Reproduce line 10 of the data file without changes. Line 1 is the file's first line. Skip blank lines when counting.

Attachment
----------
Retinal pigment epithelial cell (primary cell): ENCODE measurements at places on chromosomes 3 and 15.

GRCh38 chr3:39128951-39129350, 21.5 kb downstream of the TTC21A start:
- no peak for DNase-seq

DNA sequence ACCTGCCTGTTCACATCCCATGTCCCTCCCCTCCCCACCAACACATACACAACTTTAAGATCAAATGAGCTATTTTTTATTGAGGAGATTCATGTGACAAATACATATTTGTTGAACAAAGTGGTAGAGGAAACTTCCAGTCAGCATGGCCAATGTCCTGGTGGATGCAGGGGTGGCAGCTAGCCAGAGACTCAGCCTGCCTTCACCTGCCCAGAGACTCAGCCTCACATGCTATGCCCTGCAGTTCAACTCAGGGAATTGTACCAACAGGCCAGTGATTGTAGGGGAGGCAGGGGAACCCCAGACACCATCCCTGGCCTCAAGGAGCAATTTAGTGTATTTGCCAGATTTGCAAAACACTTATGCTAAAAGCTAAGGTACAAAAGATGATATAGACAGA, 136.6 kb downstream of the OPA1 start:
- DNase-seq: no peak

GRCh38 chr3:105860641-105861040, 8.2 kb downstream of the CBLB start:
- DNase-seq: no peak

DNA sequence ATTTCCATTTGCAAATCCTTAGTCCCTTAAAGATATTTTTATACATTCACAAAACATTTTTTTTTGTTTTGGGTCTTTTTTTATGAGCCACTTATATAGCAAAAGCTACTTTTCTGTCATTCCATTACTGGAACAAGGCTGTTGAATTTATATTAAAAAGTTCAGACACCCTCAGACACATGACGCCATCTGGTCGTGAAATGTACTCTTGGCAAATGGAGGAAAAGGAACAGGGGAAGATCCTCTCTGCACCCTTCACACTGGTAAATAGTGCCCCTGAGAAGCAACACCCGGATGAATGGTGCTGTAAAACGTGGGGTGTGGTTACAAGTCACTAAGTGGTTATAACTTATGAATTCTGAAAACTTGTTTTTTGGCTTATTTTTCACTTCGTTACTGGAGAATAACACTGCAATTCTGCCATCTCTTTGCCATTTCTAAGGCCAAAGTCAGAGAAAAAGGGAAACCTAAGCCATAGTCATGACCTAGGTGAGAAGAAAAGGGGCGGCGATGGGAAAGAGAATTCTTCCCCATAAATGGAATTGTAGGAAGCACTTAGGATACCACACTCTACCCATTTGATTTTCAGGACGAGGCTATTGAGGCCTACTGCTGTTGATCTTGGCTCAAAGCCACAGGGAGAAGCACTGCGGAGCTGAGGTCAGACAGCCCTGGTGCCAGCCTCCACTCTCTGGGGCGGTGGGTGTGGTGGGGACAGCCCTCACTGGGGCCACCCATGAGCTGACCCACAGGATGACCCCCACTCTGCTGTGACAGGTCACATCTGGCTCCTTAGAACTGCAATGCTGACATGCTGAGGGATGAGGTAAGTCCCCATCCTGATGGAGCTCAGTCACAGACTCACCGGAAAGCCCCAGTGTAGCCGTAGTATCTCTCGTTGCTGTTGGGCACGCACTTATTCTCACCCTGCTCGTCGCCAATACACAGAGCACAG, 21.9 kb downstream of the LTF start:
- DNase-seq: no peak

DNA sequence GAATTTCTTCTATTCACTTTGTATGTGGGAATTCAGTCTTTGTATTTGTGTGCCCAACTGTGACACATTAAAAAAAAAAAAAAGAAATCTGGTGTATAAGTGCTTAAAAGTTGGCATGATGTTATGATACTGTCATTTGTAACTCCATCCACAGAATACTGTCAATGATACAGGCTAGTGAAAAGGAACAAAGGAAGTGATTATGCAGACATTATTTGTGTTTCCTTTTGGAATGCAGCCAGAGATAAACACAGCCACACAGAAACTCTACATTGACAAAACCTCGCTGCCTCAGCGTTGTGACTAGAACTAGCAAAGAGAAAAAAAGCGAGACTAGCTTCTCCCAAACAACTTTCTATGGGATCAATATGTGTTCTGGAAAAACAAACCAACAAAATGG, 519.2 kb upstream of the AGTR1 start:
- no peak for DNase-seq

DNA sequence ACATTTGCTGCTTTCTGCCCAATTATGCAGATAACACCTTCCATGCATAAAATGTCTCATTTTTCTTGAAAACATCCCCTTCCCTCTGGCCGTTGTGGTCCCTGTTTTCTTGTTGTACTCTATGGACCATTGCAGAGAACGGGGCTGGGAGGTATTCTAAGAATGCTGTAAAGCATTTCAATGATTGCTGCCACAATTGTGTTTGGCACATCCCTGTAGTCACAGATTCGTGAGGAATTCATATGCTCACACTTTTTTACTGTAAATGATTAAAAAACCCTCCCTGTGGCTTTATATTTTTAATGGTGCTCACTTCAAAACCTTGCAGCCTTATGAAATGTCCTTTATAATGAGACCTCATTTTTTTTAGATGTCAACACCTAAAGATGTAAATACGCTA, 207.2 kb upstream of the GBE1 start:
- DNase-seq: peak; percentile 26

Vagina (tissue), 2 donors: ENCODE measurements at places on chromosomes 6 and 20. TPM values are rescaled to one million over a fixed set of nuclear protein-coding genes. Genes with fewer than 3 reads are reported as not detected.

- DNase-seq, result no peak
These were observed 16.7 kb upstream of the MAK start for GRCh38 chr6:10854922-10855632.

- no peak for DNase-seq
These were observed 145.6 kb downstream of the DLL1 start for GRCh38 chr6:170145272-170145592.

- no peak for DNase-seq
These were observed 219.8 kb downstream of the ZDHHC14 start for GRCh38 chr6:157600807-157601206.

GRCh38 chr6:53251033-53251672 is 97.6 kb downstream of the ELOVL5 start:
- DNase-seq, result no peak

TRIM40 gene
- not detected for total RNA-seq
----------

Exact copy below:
DNA sequence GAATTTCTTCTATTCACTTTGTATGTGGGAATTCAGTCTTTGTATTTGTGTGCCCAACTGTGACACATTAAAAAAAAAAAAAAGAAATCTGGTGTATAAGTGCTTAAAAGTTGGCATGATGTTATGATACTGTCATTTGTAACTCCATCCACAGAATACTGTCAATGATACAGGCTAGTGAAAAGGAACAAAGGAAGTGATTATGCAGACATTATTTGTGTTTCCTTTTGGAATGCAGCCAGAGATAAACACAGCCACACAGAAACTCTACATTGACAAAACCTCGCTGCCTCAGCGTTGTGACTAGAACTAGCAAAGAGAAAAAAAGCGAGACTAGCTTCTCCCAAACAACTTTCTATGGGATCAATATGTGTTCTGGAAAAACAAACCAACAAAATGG, 519.2 kb upstream of the AGTR1 start: